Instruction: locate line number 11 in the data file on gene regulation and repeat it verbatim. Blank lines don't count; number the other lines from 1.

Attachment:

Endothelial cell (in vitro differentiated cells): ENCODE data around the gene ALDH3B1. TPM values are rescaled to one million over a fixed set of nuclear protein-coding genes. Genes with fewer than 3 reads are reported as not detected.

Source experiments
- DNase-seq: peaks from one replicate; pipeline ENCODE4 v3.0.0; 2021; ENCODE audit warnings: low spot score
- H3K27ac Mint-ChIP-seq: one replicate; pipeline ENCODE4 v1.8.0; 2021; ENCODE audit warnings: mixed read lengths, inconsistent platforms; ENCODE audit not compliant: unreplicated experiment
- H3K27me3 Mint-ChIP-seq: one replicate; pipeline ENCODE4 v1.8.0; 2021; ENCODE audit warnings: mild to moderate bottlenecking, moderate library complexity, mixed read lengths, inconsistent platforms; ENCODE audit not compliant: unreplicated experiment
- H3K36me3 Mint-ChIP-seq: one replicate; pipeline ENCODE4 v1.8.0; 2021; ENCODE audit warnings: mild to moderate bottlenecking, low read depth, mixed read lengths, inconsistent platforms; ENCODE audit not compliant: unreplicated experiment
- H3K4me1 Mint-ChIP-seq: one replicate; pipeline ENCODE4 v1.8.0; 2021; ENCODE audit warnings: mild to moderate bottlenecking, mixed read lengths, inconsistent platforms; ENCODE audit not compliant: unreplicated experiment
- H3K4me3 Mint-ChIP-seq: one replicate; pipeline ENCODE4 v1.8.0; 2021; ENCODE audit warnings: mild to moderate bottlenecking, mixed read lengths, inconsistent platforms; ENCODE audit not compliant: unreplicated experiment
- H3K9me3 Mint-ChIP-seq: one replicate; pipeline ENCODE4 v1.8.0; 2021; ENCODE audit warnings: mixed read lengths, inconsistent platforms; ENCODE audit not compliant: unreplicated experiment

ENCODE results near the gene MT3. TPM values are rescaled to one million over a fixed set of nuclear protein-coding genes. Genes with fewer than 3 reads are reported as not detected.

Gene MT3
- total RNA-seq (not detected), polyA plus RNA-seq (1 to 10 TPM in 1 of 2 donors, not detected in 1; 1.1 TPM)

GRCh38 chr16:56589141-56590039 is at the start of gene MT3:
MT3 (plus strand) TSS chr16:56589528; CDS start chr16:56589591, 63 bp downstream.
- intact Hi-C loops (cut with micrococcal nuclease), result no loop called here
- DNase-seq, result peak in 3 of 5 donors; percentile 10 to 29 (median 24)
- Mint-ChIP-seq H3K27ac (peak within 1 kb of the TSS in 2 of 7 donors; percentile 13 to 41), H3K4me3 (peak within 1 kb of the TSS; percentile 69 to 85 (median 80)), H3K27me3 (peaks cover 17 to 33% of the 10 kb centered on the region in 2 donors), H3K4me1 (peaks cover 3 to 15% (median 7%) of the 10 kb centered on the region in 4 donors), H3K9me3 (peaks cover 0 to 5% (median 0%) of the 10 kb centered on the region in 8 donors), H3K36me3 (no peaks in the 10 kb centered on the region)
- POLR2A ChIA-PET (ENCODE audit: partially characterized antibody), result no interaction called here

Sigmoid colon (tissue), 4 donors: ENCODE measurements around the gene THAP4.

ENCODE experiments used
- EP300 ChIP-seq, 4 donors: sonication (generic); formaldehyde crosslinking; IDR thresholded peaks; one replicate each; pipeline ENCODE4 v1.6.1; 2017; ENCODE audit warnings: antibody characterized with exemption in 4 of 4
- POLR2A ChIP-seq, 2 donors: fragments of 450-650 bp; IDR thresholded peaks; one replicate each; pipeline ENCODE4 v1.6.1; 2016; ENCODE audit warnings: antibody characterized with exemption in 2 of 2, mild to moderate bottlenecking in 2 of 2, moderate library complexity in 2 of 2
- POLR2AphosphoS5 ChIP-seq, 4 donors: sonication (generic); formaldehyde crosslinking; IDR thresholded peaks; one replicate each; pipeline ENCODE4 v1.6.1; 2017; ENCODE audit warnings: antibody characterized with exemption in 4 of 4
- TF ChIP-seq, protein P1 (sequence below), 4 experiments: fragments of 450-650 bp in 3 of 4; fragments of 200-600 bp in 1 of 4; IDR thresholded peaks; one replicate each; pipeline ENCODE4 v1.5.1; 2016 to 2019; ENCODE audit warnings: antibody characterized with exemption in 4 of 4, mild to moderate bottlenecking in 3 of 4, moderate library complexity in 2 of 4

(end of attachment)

Gene MT3